Your Love and Rockets 30th Anniversary thought of the day

Gilbert and Jaime Hernandez have each been telling the stories of the same group of characters, continuously, for three decades. They’ve done lots of other stuff, Gilbert especially, but that’s the bulk of what they’ve done. No one else in comics has done it. No one’s even come close. Could someone else do it? Could someone else tell the life story of their characters, over an actual life span, and have a lot of people care passionately about where those lives end up? I won’t say it’s unimaginable, the idea of someone else doing it, because there are enough similar cases out there for you to imagine those other people doing it, and it’s only then that the gulf between Los Bros and everyone else becomes so clear. What if Bryan Lee O’Malley just kept going with Scott Pilgrim until he hit Vol. 30? What if Dave Sim had never lost his mind? What if all the B.P.R.D. spinoffs were written and drawn by Mike Mignola? What if Achewood were a comic book and Chris Onstad never burned out on it? What if Erik Larsen’s main touchstone for Savage Dragon were Márquez rather than Kirby? What if The Walking Dead were filled with Rick-level characters, instead of Rick and a bunch of other people for Rick to react to? What if Alison Bechdel made a series of Dykes to Watch Out For graphic novels instead of memoirs? What if Harvey Pekar had made stories up instead of writing them down? What if all of these things lasted for thirty years? And oh yeah, what if all of these people had siblings doing the exact same thing at the same time under the same title? It’s only when you see all the hoops one would have to jump through even to come close to what Beto and Xaime have accomplished that you really appreciate that hey, they’re the ones who built the hoops.

Love and Rockets, the great serial comic by Gilbert, Jaime, and sometimes Mario Hernandez, is celebrating its 30th anniversary at the San Diego Comic-Con International this week. Inspired by Tom Spurgeon, this week-long, daily series of posts will highlight some of my favorite things about Los Bros Hernandez and their comics. For more information, click here.

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10 Responses to Your Love and Rockets 30th Anniversary thought of the day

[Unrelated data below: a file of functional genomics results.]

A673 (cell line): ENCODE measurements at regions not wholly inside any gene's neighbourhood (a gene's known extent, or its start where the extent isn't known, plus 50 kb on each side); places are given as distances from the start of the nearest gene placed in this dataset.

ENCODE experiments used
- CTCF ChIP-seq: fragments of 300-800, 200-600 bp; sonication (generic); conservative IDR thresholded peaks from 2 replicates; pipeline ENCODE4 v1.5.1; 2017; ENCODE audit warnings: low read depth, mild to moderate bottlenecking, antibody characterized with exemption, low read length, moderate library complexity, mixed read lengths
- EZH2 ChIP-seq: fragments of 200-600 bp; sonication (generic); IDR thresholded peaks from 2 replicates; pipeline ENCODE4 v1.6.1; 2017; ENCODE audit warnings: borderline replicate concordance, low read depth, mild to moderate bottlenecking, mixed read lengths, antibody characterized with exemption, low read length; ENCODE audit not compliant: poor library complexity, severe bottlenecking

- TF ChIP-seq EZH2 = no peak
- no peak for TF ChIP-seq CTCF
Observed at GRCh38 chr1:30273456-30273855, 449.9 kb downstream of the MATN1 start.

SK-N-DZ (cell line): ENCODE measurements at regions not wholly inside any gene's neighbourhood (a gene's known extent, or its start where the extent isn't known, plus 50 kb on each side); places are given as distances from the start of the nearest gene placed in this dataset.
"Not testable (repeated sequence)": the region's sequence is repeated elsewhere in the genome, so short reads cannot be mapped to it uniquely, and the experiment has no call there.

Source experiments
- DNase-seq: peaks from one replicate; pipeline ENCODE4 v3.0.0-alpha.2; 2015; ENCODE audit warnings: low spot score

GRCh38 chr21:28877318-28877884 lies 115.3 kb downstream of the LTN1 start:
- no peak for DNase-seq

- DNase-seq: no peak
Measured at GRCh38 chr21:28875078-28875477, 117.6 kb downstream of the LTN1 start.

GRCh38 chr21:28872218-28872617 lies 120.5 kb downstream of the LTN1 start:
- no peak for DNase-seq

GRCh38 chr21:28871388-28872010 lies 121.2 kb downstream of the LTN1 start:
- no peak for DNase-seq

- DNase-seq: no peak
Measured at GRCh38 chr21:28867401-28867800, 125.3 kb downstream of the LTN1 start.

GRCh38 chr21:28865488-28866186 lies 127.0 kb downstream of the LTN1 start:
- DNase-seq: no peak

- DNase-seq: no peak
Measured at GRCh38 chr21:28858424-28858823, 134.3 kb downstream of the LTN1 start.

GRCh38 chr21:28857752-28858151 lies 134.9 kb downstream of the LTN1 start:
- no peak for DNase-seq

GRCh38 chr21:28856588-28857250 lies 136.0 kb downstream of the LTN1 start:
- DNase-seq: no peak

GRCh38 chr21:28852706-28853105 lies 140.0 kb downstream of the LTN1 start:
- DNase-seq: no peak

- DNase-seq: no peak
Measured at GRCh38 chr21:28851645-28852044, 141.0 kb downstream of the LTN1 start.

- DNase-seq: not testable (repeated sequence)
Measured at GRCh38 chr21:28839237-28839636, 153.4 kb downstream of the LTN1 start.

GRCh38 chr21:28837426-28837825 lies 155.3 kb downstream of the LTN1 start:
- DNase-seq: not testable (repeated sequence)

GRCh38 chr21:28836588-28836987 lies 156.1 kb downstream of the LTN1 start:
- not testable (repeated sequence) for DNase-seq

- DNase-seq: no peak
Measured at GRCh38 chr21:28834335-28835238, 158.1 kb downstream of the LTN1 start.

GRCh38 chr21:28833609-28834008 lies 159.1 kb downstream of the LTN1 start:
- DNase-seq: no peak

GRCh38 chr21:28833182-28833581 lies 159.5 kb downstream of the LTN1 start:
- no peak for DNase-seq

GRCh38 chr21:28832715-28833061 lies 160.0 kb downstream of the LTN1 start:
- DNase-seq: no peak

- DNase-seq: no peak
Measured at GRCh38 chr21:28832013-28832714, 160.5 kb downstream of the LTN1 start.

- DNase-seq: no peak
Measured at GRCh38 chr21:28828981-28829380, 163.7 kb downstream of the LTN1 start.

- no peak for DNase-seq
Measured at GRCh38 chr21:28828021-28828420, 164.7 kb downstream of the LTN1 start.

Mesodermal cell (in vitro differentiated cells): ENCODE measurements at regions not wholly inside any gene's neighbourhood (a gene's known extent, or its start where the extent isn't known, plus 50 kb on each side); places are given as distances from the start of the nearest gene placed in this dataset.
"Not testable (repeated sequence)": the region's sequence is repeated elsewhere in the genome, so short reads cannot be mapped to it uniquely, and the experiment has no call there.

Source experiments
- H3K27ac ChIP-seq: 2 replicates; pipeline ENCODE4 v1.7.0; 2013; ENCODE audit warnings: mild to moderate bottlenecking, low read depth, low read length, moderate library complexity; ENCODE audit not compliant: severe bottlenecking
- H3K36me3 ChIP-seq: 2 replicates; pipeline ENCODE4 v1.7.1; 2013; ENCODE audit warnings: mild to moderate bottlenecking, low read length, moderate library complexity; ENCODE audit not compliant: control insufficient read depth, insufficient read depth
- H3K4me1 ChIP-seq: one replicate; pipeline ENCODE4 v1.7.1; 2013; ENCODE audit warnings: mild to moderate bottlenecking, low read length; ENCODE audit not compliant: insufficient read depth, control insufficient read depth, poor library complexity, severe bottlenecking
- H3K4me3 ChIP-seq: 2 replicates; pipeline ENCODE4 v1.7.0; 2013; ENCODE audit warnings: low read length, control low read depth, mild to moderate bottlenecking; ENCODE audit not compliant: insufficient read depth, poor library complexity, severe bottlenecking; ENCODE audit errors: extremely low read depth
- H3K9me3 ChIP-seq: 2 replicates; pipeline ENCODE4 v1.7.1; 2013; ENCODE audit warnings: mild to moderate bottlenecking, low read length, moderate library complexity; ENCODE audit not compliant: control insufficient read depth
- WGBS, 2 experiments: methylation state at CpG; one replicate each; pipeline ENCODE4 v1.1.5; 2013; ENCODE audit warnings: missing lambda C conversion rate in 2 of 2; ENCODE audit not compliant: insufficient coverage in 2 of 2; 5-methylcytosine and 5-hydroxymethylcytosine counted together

1. Jeet Heer says:

    I actually think Dave Sim is the closest analog to what Gilbert and Jaime have achieved in their respective world-building enterprises, although as you suggest Sim (for reasons that are endlessly debated) lost the thread half-way through his epic But even the parts of Cerebus I like don’t matter to me in the way that Locas and Palomar matter.

  2. Jeet Heer says:

    By the way, I love this L&R series you’re doing. A really smart way to deal with an immense and amorphous body of work.

  3. Ayo says:

    Thank you: Dykes To Watch Out For is such a good comic and somehow it is underrated. However, Alison Bechdel did essentially make a series of Dykes to Watch Out For “graphic novels” because those strips were collected on a bunch of books. Like what, twelve? More?

    So your wish is pre-granted.

    More significantly, the comics field could stand to smell the roses more often and appreciate what we have rather than pushing it all aside and yearning for some romantic ideal. Dykes to Watch Out For is a nearly-perfect comic. It’s a strip, it’s a book, it’s several books, it’s a webcomic. It is what you want it to be.

    • I’m not even interested in DTWOF, but it seemed like a reasonable comparison. Moreover, I’m all about the yearning. I yearn, Darryl. This blog is not a place to come for non-yearning.

    • Specifically, a gag strip works very differently than a comic, which is why I’m more interested in L&R than in any given gag strip in terms of the topic of this post, character building.

      • Ayo says:

        So you haven’t read Dykes to Watch Out For.

        It’s a character building strip. It’s not a “gag” strip. A little weirded out that you implied that gag strips aren’t “comics,” but I can tell you mean “comic books.”

        Sean, read Dykes to Watch Out For. It’s all about characters, building their relationships in real-time, analogous to Jaime. It isn’t possible for you not to like DTWOF. It was explicitly, exactly what you’re yearning for. Believe me.

        • Yeah, I did mean “comic book” and not just “comic,” not sure how that happened. And no, I haven’t read it. It’s not an art style I’m crazy about, or a format I’m crazy about. I get what you’re getting at by saying it’s not a gag strip, but it still tells a joke every fourth panel and then starts over again, right? I’m not attacking the strip or anything, but I do think I’m making a reasonable distinction.

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